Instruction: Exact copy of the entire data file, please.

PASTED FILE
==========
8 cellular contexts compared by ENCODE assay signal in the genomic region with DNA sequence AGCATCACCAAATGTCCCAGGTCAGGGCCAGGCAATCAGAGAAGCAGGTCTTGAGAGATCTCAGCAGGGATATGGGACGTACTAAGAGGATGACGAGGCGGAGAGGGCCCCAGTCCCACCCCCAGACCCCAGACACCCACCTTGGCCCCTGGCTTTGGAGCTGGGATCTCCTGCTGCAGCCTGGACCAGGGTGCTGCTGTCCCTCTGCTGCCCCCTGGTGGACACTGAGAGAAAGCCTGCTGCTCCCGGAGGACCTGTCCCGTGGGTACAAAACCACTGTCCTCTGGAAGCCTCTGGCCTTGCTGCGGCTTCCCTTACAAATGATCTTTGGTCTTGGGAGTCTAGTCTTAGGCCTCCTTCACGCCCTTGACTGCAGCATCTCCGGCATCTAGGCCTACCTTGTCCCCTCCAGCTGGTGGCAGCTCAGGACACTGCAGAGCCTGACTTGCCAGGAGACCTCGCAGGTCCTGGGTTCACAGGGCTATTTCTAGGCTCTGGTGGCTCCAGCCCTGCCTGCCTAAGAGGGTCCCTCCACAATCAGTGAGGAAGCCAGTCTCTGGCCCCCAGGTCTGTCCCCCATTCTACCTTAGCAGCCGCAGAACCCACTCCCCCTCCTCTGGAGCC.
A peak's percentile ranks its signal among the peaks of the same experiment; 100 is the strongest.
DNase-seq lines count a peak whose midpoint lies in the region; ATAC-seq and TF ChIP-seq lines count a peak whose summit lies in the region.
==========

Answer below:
8 cellular contexts compared by ENCODE assay signal in the genomic region with DNA sequence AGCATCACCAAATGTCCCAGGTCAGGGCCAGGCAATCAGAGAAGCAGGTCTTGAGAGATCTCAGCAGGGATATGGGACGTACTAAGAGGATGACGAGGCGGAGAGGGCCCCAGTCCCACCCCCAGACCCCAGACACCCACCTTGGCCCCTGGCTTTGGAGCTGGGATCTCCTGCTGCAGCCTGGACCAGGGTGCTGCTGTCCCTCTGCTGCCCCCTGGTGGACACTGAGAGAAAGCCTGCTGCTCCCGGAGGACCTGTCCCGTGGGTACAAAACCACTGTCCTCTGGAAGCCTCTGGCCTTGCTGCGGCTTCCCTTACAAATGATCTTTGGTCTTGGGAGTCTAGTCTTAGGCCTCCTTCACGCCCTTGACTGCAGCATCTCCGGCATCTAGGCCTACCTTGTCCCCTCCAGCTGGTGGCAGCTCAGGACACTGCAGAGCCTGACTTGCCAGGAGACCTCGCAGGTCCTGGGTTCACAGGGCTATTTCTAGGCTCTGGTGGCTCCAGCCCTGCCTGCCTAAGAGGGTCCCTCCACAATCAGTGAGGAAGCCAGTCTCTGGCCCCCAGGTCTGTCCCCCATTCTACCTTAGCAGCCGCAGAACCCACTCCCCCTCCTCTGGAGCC.
A peak's percentile ranks its signal among the peaks of the same experiment; 100 is the strongest.
DNase-seq lines count a peak whose midpoint lies in the region; ATAC-seq and TF ChIP-seq lines count a peak whose summit lies in the region.